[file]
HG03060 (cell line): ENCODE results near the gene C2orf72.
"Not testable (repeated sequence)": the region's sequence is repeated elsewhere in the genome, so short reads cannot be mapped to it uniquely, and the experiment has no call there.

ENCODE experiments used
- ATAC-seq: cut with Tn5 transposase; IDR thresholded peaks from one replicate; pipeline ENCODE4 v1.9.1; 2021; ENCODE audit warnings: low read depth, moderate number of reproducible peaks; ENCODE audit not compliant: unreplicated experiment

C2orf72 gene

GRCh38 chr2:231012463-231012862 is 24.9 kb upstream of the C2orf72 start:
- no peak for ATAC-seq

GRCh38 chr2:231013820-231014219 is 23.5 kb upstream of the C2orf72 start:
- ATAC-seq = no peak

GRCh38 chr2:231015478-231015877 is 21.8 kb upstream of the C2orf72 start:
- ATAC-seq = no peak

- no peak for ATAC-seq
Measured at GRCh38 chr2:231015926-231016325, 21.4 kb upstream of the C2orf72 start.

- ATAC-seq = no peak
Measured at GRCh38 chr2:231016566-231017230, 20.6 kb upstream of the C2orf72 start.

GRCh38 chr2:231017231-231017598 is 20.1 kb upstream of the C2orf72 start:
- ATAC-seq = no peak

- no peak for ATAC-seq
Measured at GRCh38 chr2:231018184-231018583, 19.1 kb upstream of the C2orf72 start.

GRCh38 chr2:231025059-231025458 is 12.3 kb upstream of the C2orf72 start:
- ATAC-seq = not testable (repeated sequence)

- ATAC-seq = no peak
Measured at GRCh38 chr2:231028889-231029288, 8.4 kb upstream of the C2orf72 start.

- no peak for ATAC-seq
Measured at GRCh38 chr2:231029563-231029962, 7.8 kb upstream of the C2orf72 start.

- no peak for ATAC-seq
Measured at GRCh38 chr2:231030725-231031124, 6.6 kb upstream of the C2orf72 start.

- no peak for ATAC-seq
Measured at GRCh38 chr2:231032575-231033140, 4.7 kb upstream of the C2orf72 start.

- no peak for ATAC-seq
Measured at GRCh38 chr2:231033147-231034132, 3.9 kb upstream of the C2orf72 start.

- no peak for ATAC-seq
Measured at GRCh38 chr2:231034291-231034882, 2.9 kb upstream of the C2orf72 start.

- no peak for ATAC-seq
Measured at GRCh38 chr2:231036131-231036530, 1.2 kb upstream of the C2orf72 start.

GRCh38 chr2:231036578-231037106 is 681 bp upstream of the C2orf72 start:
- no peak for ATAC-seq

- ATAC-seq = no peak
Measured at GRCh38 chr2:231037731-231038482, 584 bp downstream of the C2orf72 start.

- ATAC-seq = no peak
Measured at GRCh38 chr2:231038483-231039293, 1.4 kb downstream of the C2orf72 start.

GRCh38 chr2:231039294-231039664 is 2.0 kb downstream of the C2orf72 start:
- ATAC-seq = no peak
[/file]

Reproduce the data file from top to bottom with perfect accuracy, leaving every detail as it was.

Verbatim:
HG03060 (cell line): ENCODE results near the gene C2orf72.
"Not testable (repeated sequence)": the region's sequence is repeated elsewhere in the genome, so short reads cannot be mapped to it uniquely, and the experiment has no call there.

ENCODE experiments used
- ATAC-seq: cut with Tn5 transposase; IDR thresholded peaks from one replicate; pipeline ENCODE4 v1.9.1; 2021; ENCODE audit warnings: low read depth, moderate number of reproducible peaks; ENCODE audit not compliant: unreplicated experiment

C2orf72 gene

GRCh38 chr2:231012463-231012862 is 24.9 kb upstream of the C2orf72 start:
- no peak for ATAC-seq

GRCh38 chr2:231013820-231014219 is 23.5 kb upstream of the C2orf72 start:
- ATAC-seq = no peak

GRCh38 chr2:231015478-231015877 is 21.8 kb upstream of the C2orf72 start:
- ATAC-seq = no peak

- no peak for ATAC-seq
Measured at GRCh38 chr2:231015926-231016325, 21.4 kb upstream of the C2orf72 start.

- ATAC-seq = no peak
Measured at GRCh38 chr2:231016566-231017230, 20.6 kb upstream of the C2orf72 start.

GRCh38 chr2:231017231-231017598 is 20.1 kb upstream of the C2orf72 start:
- ATAC-seq = no peak

- no peak for ATAC-seq
Measured at GRCh38 chr2:231018184-231018583, 19.1 kb upstream of the C2orf72 start.

GRCh38 chr2:231025059-231025458 is 12.3 kb upstream of the C2orf72 start:
- ATAC-seq = not testable (repeated sequence)

- ATAC-seq = no peak
Measured at GRCh38 chr2:231028889-231029288, 8.4 kb upstream of the C2orf72 start.

- no peak for ATAC-seq
Measured at GRCh38 chr2:231029563-231029962, 7.8 kb upstream of the C2orf72 start.

- no peak for ATAC-seq
Measured at GRCh38 chr2:231030725-231031124, 6.6 kb upstream of the C2orf72 start.

- no peak for ATAC-seq
Measured at GRCh38 chr2:231032575-231033140, 4.7 kb upstream of the C2orf72 start.

- no peak for ATAC-seq
Measured at GRCh38 chr2:231033147-231034132, 3.9 kb upstream of the C2orf72 start.

- no peak for ATAC-seq
Measured at GRCh38 chr2:231034291-231034882, 2.9 kb upstream of the C2orf72 start.

- no peak for ATAC-seq
Measured at GRCh38 chr2:231036131-231036530, 1.2 kb upstream of the C2orf72 start.

GRCh38 chr2:231036578-231037106 is 681 bp upstream of the C2orf72 start:
- no peak for ATAC-seq

- ATAC-seq = no peak
Measured at GRCh38 chr2:231037731-231038482, 584 bp downstream of the C2orf72 start.

- ATAC-seq = no peak
Measured at GRCh38 chr2:231038483-231039293, 1.4 kb downstream of the C2orf72 start.

GRCh38 chr2:231039294-231039664 is 2.0 kb downstream of the C2orf72 start:
- ATAC-seq = no peak